4:06 am on Jun 14, 2009 (gmt 0)

I describe myself as "Tired and Retired" but I see considerable value in Bill's:

"I'm semi-retired living off webmaster welfare aka online advertising."


 8:18 am on Jun 14, 2009 (gmt 0)

Scientific journalist or online publisher


 1:14 pm on Jun 14, 2009 (gmt 0)



 4:04 pm on Jun 14, 2009 (gmt 0)

How can you master the web?

As much as many do not like Wikipedia their description of Webmaster is pretty good:

A webmaster (portmanteau of web and postmaster), also called a web architect, web developer, site author, website administrator, or (informally) webmeister, is a person responsible for maintaining a website(s). The duties of the webmaster may include ensuring that the web servers, hardware and software are operating accurately, designing the website, generating and revising web pages, replying to user comment, and examining traffic through the site.

Webmasters may be generalists with HTML expertise who manage most or all aspects of Web operations. Depending on the nature of the websites they manage, webmasters typically know scripting languages such as PHP, Perl and Javascript. They may also be required to know how to configure web servers such as Apache and serve as the server administrator.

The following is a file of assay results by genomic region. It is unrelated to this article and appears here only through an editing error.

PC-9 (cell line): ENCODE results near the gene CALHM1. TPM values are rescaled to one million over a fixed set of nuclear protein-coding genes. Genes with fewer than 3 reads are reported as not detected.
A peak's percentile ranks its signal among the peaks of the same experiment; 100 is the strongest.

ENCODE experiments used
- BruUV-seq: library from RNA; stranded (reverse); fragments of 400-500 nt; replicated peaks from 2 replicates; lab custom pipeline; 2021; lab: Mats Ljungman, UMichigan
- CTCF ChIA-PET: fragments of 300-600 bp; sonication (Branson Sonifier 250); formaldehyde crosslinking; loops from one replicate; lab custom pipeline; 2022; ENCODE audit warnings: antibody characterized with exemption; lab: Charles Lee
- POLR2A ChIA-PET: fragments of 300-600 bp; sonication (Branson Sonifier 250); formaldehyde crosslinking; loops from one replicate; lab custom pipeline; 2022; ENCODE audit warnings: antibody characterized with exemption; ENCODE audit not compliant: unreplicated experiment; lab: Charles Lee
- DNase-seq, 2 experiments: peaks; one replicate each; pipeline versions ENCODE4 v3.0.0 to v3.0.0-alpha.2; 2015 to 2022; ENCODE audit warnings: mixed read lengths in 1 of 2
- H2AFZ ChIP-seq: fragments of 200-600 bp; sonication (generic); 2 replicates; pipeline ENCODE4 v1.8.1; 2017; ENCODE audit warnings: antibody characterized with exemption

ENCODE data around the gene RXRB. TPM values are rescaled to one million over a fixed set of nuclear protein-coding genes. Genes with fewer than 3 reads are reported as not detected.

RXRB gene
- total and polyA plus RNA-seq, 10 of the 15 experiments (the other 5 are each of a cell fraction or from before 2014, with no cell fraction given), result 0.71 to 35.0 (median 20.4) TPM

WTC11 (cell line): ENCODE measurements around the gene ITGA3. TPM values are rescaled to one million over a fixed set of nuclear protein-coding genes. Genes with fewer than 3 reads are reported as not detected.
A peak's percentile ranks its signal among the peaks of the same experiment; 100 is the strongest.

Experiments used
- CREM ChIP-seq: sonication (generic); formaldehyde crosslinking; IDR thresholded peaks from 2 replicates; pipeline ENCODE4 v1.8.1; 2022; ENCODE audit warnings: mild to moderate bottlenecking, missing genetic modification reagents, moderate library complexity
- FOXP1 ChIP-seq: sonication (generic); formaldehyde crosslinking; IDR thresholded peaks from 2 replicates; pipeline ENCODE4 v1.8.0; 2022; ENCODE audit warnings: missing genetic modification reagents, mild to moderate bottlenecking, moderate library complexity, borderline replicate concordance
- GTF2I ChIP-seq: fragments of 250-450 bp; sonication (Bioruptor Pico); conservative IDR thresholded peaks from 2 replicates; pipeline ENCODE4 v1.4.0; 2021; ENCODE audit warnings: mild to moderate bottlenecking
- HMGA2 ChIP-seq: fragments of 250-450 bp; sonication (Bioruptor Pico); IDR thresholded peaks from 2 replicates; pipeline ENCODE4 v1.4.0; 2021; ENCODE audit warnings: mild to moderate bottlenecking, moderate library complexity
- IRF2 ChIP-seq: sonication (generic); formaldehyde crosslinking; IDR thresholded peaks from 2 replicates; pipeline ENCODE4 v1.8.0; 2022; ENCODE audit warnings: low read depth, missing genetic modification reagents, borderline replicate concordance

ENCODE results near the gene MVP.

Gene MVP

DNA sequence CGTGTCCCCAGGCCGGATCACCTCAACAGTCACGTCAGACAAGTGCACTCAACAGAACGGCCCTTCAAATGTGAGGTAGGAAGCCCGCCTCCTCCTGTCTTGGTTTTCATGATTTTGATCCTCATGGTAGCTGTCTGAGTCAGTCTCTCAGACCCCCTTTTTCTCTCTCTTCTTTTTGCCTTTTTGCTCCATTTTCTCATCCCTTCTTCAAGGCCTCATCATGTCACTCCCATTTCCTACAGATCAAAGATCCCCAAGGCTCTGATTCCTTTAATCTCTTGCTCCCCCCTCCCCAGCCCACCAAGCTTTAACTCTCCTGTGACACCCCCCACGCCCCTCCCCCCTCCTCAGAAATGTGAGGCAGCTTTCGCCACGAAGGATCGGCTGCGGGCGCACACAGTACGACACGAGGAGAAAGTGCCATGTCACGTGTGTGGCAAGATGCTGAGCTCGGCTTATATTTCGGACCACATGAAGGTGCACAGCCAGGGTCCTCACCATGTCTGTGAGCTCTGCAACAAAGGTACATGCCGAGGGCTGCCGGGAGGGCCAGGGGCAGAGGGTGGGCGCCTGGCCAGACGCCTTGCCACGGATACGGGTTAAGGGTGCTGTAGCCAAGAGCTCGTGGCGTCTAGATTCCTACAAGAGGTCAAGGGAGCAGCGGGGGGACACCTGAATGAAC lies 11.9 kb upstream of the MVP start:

An alternative definition of webmaster is a businessperson who uses online media to sell products and/or services. This broader definition of webmaster covers not just the technical aspects of overseeing Web site construction and maintenance but also management of content, advertising, marketing and order fulfilment for the Web site.[1]

Core responsibilities of the webmaster may include the regulation and management of access rights of different users of a website, the appearance and setting up website navigation. Content placement can be part of a webmaster's responsibilities, while content creation may not be.

If that's what you do then you're probably a Webmaster:-)

Revel in the glory and sunshine, it's a pity for many of us who have grown up with and realistically developed the web, that there is no actual formal qualification which we can use...how about Dr HuskyPup WSc[Hons]? :-) Lol...